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Wisdom Tooth Problems - Topic Overview

dent_01.jpgWhat are wisdom teeth?

Wisdom teeth are the upper and lower third molars, located at the very back of the mouth. They are called wisdom teeth because usually they come in when a person is between age 17 and 21 or older-old enough to have gained some "wisdom." Wisdom teeth that are healthy and properly positioned do not cause problems.

What causes problems with wisdom teeth?

Wisdom teeth may break partway through your gums, causing a flap of gum tissue to grow over them where food can become trapped and a gum infection can develop. Wisdom teeth can also come in crooked or facing the wrong direction. Or, if your jaw is not large enough to give them room, wisdom teeth may become impacted and unable to break through your gums. You may have trouble properly cleaning around wisdom teeth because they are so far in the back of your mouth and may be crowded.

What are the symptoms?

Wisdom teeth often cause no symptoms. Symptoms that may mean your wisdom teeth need to be removed include:

  • Pain or jaw stiffness near an impacted tooth.
  • Pain or irritation from a tooth coming in at an awkward angle and rubbing against your cheek, tongue, or top or bottom of the mouth.
  • An infected swelling in the flap of gum tissue that has formed on top of an impacted tooth that has partially broken through the gum.
  • Crowding of other teeth.
  • Tooth decay or gum disease if there's not enough room to properly care for the wisdom tooth and surrounding teeth.

Most problems with wisdom teeth develop in people between the ages of 15 and 25. Few people older than 30 develop problems that require removal of their wisdom teeth.

How are problems with wisdom teeth diagnosed?

Your dentist will examine your teeth and gums for signs of a wisdom tooth coming through your gum or crowding other teeth. You will have X-rays to find out whether your wisdom teeth are causing problems now or are likely to cause problems in the future.

How are they treated?

The most common treatment for wisdom tooth problems is removal (extraction) of the tooth. Experts disagree about whether to remove a wisdom tooth that is not causing symptoms or problems. Oral surgeons generally agree that removing a wisdom tooth is easier in younger people (usually before age 20), when the tooth's roots and the jawbone are not completely developed. After age 20, the jawbone tends to get harder, and healing typically takes longer.

Frequently Asked Questions

Learning about wisdom tooth problems:

Being diagnosed:

Getting treatment:

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WebMD Medical Reference from Healthwise

Last Updated: September 02, 2011
This information is not intended to replace the advice of a doctor. Healthwise disclaims any liability for the decisions you make based on this information.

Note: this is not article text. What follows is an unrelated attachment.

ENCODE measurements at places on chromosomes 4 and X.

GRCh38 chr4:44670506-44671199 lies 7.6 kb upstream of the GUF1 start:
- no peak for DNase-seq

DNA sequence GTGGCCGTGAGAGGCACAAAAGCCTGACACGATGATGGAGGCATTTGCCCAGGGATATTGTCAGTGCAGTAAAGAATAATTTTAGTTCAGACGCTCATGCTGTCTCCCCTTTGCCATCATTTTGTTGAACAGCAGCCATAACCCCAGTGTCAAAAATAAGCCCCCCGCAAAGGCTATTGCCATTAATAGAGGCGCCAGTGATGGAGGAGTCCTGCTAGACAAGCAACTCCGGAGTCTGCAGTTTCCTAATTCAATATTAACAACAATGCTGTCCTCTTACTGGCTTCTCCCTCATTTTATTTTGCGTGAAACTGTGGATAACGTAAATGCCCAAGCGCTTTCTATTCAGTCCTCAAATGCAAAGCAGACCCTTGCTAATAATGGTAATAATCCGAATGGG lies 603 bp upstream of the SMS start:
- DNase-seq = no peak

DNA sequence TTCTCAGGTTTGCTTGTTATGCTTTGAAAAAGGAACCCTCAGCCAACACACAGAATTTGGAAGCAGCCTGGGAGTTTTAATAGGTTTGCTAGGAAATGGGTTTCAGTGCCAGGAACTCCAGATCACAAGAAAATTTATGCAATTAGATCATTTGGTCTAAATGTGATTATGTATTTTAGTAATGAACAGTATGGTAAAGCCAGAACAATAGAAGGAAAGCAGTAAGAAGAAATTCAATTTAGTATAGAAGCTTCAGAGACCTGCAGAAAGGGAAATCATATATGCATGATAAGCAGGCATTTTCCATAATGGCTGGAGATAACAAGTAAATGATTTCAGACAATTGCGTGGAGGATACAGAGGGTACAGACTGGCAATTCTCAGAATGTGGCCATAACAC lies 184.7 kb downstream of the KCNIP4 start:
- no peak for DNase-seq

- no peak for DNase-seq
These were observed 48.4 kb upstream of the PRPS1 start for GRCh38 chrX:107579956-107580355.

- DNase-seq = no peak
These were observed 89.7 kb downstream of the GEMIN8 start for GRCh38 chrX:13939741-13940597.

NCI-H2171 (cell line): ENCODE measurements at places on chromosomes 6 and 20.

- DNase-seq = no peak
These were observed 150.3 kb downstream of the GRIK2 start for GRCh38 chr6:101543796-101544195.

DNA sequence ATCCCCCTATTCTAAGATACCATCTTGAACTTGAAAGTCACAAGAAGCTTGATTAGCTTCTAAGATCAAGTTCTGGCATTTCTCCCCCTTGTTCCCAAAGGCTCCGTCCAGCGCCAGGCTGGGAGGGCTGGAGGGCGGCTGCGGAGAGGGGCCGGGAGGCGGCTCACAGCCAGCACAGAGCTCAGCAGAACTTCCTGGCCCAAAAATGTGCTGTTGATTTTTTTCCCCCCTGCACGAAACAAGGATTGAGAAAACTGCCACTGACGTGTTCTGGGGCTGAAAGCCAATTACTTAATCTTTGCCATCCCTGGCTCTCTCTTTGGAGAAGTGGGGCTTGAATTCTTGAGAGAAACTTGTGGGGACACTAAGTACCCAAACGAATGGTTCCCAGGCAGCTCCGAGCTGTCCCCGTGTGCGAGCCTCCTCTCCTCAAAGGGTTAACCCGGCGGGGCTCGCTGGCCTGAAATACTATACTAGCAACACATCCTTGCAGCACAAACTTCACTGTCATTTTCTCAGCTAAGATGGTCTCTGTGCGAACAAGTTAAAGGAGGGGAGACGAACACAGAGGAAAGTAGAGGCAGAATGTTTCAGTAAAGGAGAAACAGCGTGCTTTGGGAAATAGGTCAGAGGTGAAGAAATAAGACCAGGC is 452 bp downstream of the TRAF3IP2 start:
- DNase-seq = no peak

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Number of Days Per Week I Floss

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Only 18.5% of Americans never floss. You are missing out on a simple way to make a big difference in the health of your mouth. Regardless of how well you brush, plaque still forms between your teeth and along your gums. Floss removes food trapped between the teeth and removes the film of bacteria that forms there before it turns to plaque, which can cause inflamed gums (gingivitis), cavities, and tooth loss. Try flossing just one tooth to get started.

You are one of 31% of Americans who don't floss daily. You are missing out on a simple way to make a big difference in the health of your mouth. Regardless of how well you brush, plaque still forms between your teeth and along your gums. Toothbrush bristles alone cannot clean effectively between these tight spaces. Flossing removes up to 80% of the film that hardens to plaque, which can cause inflamed gums (gingivitis), cavities, and tooth loss. Aim for 3 more days!

You are one of 31% of Americans who don't floss daily, but you're well on your way to making a positive impact on your teeth and gums. Regardless of how well you brush, plaque still forms between your teeth and along your gums. Toothbrush bristles alone cannot clean effectively between these tight spaces. Flossing removes up to 80% of the film that hardens to plaque, which can cause inflamed gums (gingivitis), cavities, and tooth loss. Aim for all 7 days!

Only 50.5% of Americans floss daily, and good for you that you are one of them! Regardless of how well you brush, plaque still forms between your teeth and along your gums. Toothbrush bristles alone cannot clean effectively between these tight spaces. Flossing removes up to 80% of the film that hardens to plaque, which can cause inflamed gums (gingivitis), cavities, and tooth loss. Congratulations on your good oral health habit!

SOURCES:

American Dental Association, Healthy People 2010

This tool is intended only for adults 18 and older.

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